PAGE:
Physician trainees are put into clinical multidisciplinary teams with little knowledge of their non-MD colleagues. They are often unaware of the specialized expertise these other team members possess and they have no framework for understanding the complex interdisciplinary team environment. This lack of understanding results in confusion and missteps that can lead to patient care errors, potentially hostile working conditions, and decreased job satisfaction. With this curriculum we hope to give you a basic understanding of the roles and backgrounds of some core members of the interdisciplinary team as well as insight into these professionals views of the types of common misunderstandings and miscommunication that can derail interprofessional collaboration.
This curriculum has been developed from focus groups and interviews with non-physician healthcare professionals at one academic medical center. Most focus group participants worked in inpatient acute care: as such, the curriculum is focused primarily on acute inpatient care.
Mariposa Garth-Pelly is a 2nd year medical student at Stanford University. Prior to medical school she worked as a nurse in an Intermediate ICU at the U.S. Department of Veterans Affairs. In addition to a B.S.N. from Inter American University of Puerto Rico, Mariposa holds a B.A. in Urban Studies from Brown University. Her research interests are in healthcare team dynamics and interprofessional collaboration.
David Svec M.D., M.B.A. is a Clinical Assistant Professor at Stanford School of Medicine. He completed his joint M.D./M.B.A. degree at Case Western Reserve University and then completed his Internship and Residency at Stanford. He has been an academic hospitalist at Stanford since 2012. He is the Section Chief of the Stanford ValleyCare Hospitalist team, the Director of the Stanford Medicine Consult and Procedure Team, and a Core Residency Faculty Member. He has been recognized for his teaching, receiving the David A Rytand Clinical Teaching Award, the Arthur L Bloomfield Award for Excellence in Clinical Teaching and the Lawrence Mathers Award for exceptional commitment to teaching in Medical Student education. He has mentored multiple quality improvement projects of the Stanford Healthcare Consulting Group and his research focuses on high value care.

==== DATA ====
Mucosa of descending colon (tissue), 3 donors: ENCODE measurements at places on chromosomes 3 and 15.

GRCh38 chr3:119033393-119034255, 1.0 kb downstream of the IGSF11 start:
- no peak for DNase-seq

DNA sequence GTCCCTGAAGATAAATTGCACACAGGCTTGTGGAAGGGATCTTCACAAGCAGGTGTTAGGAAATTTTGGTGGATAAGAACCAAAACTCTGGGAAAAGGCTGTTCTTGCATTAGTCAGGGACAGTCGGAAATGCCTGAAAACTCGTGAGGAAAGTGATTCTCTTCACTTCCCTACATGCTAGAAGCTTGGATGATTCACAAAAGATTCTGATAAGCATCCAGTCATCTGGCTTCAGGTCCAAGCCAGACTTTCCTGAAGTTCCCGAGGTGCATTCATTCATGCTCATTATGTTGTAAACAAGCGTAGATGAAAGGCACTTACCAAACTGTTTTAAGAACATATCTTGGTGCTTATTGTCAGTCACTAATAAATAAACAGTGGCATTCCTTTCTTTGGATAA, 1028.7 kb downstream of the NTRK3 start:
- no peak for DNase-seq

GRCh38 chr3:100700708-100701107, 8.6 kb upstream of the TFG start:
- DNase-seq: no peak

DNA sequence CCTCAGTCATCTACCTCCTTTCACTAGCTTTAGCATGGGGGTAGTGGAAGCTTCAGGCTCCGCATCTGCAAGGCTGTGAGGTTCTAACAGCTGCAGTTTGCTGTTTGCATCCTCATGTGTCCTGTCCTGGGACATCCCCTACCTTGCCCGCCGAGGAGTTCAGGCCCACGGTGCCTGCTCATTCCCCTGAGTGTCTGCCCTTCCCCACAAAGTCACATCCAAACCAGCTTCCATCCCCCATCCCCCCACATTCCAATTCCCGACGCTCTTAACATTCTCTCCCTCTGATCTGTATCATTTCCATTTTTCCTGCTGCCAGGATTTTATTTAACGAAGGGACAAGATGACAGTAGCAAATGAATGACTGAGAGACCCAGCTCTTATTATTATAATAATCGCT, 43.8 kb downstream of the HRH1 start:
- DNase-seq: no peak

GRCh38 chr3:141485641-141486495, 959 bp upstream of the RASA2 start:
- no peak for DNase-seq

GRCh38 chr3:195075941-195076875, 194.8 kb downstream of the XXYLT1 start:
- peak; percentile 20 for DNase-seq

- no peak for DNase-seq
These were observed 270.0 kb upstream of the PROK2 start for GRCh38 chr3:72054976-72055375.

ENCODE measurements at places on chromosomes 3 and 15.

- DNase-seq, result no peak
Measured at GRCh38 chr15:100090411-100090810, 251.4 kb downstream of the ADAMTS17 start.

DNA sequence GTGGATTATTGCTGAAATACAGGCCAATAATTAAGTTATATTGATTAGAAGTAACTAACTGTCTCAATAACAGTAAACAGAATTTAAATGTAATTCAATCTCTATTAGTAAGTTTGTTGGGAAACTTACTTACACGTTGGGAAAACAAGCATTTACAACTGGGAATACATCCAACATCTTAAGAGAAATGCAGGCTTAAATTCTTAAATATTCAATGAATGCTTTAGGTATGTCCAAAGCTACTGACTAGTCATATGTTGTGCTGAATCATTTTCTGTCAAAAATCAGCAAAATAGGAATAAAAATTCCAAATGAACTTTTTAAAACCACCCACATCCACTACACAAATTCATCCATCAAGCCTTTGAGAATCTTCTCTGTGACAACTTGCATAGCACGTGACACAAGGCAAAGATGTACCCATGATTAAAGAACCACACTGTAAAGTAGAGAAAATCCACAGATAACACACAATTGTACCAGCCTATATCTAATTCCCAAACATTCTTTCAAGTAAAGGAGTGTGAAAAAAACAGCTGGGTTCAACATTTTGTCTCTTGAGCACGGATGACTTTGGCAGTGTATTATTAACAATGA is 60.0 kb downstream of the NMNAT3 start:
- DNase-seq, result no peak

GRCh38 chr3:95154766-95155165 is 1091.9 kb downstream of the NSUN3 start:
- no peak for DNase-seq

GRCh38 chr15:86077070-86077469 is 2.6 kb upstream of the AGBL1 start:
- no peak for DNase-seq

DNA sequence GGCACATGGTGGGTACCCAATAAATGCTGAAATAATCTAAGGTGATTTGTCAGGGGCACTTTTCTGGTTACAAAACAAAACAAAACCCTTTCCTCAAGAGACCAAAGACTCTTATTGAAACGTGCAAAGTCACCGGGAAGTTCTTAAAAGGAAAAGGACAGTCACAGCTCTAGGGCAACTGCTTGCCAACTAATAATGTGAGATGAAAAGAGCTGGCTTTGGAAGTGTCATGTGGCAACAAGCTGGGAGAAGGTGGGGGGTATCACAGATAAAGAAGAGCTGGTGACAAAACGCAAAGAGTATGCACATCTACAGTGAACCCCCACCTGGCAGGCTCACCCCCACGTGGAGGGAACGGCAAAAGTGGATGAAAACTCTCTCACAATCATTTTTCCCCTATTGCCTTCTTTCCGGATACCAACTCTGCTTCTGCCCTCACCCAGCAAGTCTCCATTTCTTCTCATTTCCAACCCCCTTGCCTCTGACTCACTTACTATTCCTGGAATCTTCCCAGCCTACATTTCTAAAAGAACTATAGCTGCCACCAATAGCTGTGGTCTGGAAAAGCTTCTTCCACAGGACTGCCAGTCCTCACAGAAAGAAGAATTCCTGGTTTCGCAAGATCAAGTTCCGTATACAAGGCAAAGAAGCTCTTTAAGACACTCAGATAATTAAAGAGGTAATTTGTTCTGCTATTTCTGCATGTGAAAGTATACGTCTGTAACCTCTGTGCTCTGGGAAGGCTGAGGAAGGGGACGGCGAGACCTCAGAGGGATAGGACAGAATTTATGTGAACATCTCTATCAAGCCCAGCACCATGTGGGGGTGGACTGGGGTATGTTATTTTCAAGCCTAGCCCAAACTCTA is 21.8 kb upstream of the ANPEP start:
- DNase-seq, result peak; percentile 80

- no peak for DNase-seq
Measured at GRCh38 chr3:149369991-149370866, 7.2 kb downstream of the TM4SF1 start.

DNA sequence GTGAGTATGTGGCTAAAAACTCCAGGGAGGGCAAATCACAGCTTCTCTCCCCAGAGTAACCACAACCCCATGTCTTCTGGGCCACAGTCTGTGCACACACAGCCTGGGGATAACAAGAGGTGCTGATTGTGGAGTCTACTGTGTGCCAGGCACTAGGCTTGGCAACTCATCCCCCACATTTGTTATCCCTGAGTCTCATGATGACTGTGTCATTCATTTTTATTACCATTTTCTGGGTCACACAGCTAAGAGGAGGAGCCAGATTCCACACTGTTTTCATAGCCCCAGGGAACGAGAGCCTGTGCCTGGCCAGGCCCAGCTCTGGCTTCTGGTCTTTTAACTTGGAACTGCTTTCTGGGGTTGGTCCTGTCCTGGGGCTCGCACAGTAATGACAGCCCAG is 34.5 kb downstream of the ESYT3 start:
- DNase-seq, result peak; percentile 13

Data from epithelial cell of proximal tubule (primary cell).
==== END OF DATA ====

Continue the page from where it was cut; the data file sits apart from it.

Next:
Alistair Aaronson M.D. is a Clinical Assistant Professor at Stanford School of Medicine. He received his B.S. in Molecular Biology from Johns Hopkins University and his M.D. from the Medical University of South Carolina. He then completed his Internship and Residency at Cedars-Sinai Medical Center in Los Angeles, California. He has been a surgical co-management hospitalist at Stanford since 2013. He is a member of numerous hospital committees related to patient safety and quality improvement, and his research focuses on care coordination, patient engagement, and the use of technology to optimize clinical care.
Sara is a Progressive Care Certified Nurse and holds a B.S.N. from the University of Arkansas-Fort Smith. She has been a nurse for six years and is currently a Clinical Nurse IV as well as the Unit Educator for the float pool at Stanford hospital. Prior to coming to Stanford, she worked at a community hospital in Northwest Arkansas. This unique perspective has highlighted the challenges of the healthcare environment and ignited Sara’s passion for improving collaboration between professionals. In addition to her hospital commitment, she is also the Interprofessional Experience Theme Lead at Stanford University Medical School. Her work entails curriculum development and recruitment of interprofessionals to facilitate the shadowing experience for medical students. Sara is currently attending Sacred Heart University to obtain her M.S.N. with an anticipating graduation date in October of 2017.
Emmy Shearer is a first-year medical student at Stanford University. In addition to her interests in interprofessional education, Emmy's research interests include how national- and state-level health policies affect healthcare delivery, costs and access. Her work on these topics has been published in the Harvard Health Policy Review and the Pan European Networks journal, among other places. Prior to coming to Stanford, Emmy attended Cornell University, where she graduated with degrees in Biology and Government and a minor in Health Policy. She then went on to study as a Marshall Scholar in the UK, where she obtained an MPP from the University of Cambridge and an MSc in Health Policy, Planning and Financing from the London School of Economics and the London School of Hygiene and Tropical Medicine.
Yes. This is an open access course.
No. A statement of accomplishment is not offered.
Interprofessional Education for 21st Century developed from a project started in the Stanford Healthcare Innovations and Experiential Learning Directive (SHIELD) program. We would like to acknowledge and thank our course and video producer Rodolfo Sanchez, Jotham Porzio who created the original art and animation, Prakarn Nisarat who did web design, as well as media production staff: Adam Lopiccolo, Greg Maximov, and Adam Storek. We gratefully acknowledge the financial support and guidance we received from the office of the Vice Provost for Teaching and Learning, and specifically guidance from Alison Brauneis. We would also like to thank all the healthcare professionals who participated in focus groups, being shadowed, providing feedback on the curriculum, and who appeared on-camera.